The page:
The Enigmatic and Fascinating 25 Century-Old Dancing Satyr of Mazara del Vallo (Trapani)
“Atruvammu ‘a statua, attruvammu ‘a statua” (“We found the statue, we found the statue!”) cried the fishermen, breaking the quietness of the night on the high-sea.
This happened the night between the 4th and 5th of March, 1998, when the crew of the Capitan Ciccio fishing boat from Mazara del Vallo, Sicily, made one of the most important recoveries of Ancient Greece art. During the night the fishing nets entagled a bronze statue that then was revealed to be the Dancing Satyr—which is considered the finest discovery in Italian waters since the Riace bronzes finding in 1972.
The presence of the bronze statue in the depths of the Mediterranean Sea, off the southwestern coast of Sicily, between the Sicilian island of Pantelleria and the continent of Africa, had been anticipated exactly one year before when the same crew of the Capitan Ciccio boat had discovered a bronze leg and brought it to the surface. The recovery was immediately reported to the Superintendent of Cultural Heritage that took in custody the precious relic.
The Superintendent, in cooperation with the Port Authorities and the Coast Guard, organized a research expedition using scanning sonars and other technical devices. Because of complications due to the depth of the sea in that area—almost 500 meters (1600 ft.)—and the lack of the necessary economic funds, research regretfully came to a premature end.
As a sign of fate, it was the Capitan Ciccio fishing boat that was to discover the statue and render it to the present generations. Here is what happened:
Francesco Adragna the owner of the ship tells us about how the crew was excited when they discovered the precious statue. “The statue was very heavy also due to the muddy sediments attached to it, so, to avoid ruining it while lifting it into the boat, we rinsed it with fresh water. After laying the statue on a bed of nets we remained there fascinated by those white alabaster eyes.”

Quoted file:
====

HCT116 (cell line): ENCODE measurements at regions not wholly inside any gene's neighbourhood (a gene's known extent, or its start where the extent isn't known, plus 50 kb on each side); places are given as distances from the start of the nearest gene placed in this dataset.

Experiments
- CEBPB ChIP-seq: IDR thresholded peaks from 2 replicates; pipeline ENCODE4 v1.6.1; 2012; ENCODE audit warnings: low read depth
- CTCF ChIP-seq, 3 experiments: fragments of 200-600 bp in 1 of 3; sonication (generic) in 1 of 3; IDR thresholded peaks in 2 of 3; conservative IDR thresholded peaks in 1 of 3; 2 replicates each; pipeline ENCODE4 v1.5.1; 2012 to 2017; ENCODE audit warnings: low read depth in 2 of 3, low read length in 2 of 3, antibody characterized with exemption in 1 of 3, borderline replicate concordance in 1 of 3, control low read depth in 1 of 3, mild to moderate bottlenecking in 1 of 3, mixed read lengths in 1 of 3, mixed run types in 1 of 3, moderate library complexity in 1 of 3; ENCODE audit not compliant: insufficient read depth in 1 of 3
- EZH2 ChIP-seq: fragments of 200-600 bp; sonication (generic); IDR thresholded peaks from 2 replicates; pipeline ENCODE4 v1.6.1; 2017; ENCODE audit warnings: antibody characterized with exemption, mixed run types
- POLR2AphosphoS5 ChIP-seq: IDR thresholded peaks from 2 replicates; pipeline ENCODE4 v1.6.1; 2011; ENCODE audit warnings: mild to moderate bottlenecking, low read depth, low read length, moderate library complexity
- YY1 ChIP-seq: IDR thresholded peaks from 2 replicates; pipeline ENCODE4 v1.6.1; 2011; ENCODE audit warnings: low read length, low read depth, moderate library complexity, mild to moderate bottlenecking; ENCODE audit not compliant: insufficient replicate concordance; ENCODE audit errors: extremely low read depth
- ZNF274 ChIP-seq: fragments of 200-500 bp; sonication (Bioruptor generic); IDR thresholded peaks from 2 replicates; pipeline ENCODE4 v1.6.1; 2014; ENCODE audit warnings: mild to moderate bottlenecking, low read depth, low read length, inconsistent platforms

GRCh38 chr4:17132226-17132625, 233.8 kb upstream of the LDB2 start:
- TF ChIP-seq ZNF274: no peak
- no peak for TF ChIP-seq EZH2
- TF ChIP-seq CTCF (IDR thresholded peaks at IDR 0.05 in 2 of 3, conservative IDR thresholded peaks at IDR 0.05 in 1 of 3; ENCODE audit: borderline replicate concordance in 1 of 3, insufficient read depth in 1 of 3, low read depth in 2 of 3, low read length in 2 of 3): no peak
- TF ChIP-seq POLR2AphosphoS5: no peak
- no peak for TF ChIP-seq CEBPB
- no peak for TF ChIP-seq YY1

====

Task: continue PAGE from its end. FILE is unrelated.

The Dancing Satyr of Mazara del Vallo is a Greek bronze statue that historians date back to the 4th century BC either as an original work of Praxiteles (Athens, 400/395 BC – 326 BC), one of the leading Greek sculptors of the time, or a faithful copy. Pliny the Elder in his Naturalis Historia, speaking of Praxiteles mentions the Satyr Periboetos in which the word periboetos could mean “famous” or “thou that yells excitedly”.
In Greek mythology Satyrs were creatures of the wild, part man and part beast that took part of the orgiastic cortège of Dionysus, the god of wine. Praxiteles represented these figures as young and handsome men with only small vestiges of animal parts. In this sculpture we notice the pointed ears and a hole in his lower back, where a tail was probably fixed. The Dancing Satyr is represented while performing a swirling orgiastic dance, notably flexed on his right side with his head thrown back as in delirium. The mouth slightly open reveals an evident state of ecstatic abandonment.
Although the Dancing Satyr is missing both arms, one leg and a probable tail, its head and dorso are well preserved, despite of the millennia spent on the sea bottom. After its recovery, the ancient statue was transported to Rome to the Central Institute of Restoration. A steel armature was set inside the bronze sculpture so that the statue could be displayed upright despite its fragility. After five years of work, the restored satyr was first displayed at the Chamber of Deputies, then brought back to Mazara del Vallo, where it is on permanent display in the Museo del Satiro in the church of Sant’Egidio.
Museo del Satiro Danzante
Piazza Plebiscito | Ex Chiesa di S.Egidio,
91026 Mazara del Vallo (Tp) Sicilia, Italia
Info: 039 0923 933917
Open: Monday – Saturday from 9:00 AM – 5:30 PM
Sunday and Holidays from 9:00 AM – 12:30 AM
Tickets € 6 Reduced € 3
Thank you for this posting. I visited the Satyr in the Fall of 2014. Your story brought back some nice memories and makes me long to return.
I see that your email is the “Slow Newsletter.” Do you have a connection to Slow Food?
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